Activity: Learn how thoughts affect feelings

This activity shows how thoughts, feelings and actions influence each other, and how to break the chain.

Start by asking your child about an event that made them feel worried or anxious. Use the steps below to help them explore their thoughts and feelings.

A boy doing homework

1. Thoughts make feelings

Ask your child: What was the event? What do they remember thinking and feeling about it at the time?

Example: A student prepares for a test but doesn’t get the result they wanted. They start thinking “I’ll never succeed at anything.” This makes them doubt their abilities and feel scared about the future.

2. Feelings affect actions

Ask your child: What did they do as a result of their thoughts?

Example: The student feels anxious about studying for the next test. They keep thinking about how awful they felt the last time, and put off studying.

3. Actions influence thoughts

Ask your child: What outcome would there have been if they’d thought about things in a different way?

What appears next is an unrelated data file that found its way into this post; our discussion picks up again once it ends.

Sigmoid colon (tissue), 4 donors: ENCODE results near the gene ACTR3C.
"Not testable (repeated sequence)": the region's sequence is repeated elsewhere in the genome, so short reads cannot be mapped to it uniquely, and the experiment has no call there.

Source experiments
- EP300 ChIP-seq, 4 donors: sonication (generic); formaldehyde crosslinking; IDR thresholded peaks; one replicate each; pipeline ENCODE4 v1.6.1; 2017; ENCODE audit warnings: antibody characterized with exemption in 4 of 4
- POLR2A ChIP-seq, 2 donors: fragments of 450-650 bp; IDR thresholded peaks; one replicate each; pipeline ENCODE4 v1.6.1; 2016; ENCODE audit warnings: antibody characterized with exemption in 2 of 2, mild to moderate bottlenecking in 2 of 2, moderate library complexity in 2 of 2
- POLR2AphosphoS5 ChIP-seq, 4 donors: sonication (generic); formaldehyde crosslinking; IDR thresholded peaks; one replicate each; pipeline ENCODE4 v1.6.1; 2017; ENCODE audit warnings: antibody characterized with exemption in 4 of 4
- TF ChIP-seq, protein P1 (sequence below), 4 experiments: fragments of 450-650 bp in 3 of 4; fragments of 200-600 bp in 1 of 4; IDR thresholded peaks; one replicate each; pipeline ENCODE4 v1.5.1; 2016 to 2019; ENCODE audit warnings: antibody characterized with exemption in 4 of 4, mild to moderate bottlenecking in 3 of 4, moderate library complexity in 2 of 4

Example: Not preparing for the test results in another low grade. Rather than tackling this issue, the student thinks: “I don’t know why I keep trying. It’s useless – I’m a failure.” This creates a loop of fear and negative thoughts.

Feeling down or bad is completely normal. But, it’s important to remind your child that not every thought or feeling is true, even if it feels that way in the moment.

Finally, talk about what you’ll both take away from this activity. Does it change how you would think about or react to future events?

Go back

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How can I help when my child feels anxious?


Activities to help soothe your child whey they feel worried or anxious


Activity: Describe an object to calm anxious thoughts


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